And the crowds have only increased since the thirties. It’s reckoned that over 200,000 packed round a similar worlds circuit in 1979. The noise was deafening when two Dutchmen made the winning move, and became ear shattering when Jan Raas won for the home nation.

The fans get there early on Amstel Gold Race day, setting up camp on the pavement where they are sustained through the day by cafes, beer, hot dog and chip stalls all along the hill. The riders pass through Valkenberg and up the Cauberg twice before the final climb. Excitement builds all day in this open-air theatre of cycle sport so that by the end of the race there isn’t a square metre of pavement left to stand on, or a window to hang out of.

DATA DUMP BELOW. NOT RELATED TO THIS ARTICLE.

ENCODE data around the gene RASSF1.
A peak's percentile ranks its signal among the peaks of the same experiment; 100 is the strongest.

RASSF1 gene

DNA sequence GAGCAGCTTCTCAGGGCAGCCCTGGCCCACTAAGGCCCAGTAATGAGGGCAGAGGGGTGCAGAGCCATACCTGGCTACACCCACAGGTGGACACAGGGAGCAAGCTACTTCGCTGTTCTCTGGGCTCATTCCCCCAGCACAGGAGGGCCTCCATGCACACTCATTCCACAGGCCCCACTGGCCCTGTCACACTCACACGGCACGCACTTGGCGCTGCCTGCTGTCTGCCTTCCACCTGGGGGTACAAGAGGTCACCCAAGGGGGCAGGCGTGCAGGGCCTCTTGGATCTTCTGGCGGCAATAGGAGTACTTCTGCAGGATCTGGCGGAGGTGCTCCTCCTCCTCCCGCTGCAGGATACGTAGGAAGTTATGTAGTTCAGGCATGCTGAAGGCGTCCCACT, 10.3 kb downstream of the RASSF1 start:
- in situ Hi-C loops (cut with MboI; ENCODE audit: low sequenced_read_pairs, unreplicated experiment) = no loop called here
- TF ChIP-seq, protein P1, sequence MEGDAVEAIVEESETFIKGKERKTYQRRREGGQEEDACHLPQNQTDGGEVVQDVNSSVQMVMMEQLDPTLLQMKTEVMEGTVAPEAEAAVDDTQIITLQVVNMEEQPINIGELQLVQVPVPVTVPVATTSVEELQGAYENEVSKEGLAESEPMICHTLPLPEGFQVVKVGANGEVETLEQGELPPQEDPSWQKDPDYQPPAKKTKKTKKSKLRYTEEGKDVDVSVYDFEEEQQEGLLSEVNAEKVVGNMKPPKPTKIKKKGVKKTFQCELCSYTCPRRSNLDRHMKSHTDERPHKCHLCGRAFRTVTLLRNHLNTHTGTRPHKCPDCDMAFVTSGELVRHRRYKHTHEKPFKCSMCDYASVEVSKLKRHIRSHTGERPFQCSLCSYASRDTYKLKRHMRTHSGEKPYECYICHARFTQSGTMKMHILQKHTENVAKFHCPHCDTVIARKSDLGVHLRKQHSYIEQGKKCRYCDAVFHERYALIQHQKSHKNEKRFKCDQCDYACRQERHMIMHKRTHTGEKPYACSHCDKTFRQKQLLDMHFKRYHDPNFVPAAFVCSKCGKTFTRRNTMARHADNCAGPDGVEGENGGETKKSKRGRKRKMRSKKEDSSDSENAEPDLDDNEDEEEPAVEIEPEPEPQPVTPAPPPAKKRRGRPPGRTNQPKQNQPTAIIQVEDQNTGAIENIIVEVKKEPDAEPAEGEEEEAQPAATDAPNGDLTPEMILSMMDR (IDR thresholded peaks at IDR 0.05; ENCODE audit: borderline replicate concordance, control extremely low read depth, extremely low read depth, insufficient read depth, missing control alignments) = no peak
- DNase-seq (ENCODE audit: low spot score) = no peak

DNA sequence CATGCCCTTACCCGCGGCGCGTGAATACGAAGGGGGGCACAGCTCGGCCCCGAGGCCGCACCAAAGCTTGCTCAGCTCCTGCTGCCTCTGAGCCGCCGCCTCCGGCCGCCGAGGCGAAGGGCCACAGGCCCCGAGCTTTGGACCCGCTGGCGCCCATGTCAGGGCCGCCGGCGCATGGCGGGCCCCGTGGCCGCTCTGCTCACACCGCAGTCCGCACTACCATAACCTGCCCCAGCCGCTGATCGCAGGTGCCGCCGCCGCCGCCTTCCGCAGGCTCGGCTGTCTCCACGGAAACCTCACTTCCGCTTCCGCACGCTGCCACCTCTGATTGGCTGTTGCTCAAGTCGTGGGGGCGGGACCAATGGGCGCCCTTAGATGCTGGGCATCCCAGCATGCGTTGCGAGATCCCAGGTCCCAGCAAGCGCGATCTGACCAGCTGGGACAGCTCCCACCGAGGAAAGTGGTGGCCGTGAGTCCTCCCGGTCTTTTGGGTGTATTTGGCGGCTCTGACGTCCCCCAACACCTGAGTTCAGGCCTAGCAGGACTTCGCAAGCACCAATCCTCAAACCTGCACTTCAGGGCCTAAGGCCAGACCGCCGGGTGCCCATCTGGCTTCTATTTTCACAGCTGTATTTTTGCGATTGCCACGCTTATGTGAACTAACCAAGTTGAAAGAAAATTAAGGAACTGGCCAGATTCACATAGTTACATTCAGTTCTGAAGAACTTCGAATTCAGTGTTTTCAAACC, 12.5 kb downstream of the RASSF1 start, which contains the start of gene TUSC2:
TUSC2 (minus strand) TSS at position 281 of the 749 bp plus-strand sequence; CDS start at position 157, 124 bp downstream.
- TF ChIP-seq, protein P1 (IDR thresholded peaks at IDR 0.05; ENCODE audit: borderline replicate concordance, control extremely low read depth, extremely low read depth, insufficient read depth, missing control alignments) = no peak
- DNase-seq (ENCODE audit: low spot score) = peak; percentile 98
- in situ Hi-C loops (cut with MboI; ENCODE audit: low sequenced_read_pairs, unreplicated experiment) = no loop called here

Humble beginnings
It’s all a far cry from the first Amstel Gold Race, which was a contender for the most disorganised race in history during its first few editions. Shortly before his death in 2007 the first winner, Jean Stablinski of France told us about the race in 1966.

“It wasn’t a Classic back then, just a long race, which turned out to be a very long race. The organisers measured out a route that linked all of the Amstel Brewery’s offices in Holland, or most of them, but I think they did it with a small scale map and ruler because the race was so far over the limits for a single day race, even in those days when races were longer, that they had to stick in a 40 or 50-kilometre neutralised section at the start to make it legal.

“Then there were rumours that the police were going to stop the race because of demonstrators. After that we were told that it clashed with a royal wedding in Holland, and would be cancelled. But they changed the start and the finish a few times, and eventually it was on. We didn’t complain about being messed about, because the prize money was good, more than 5,000 euros with over 1,000 to the winner, which was quite a good pay day in those days for a race that was nowhere near as hard or hilly as it is today,” he said.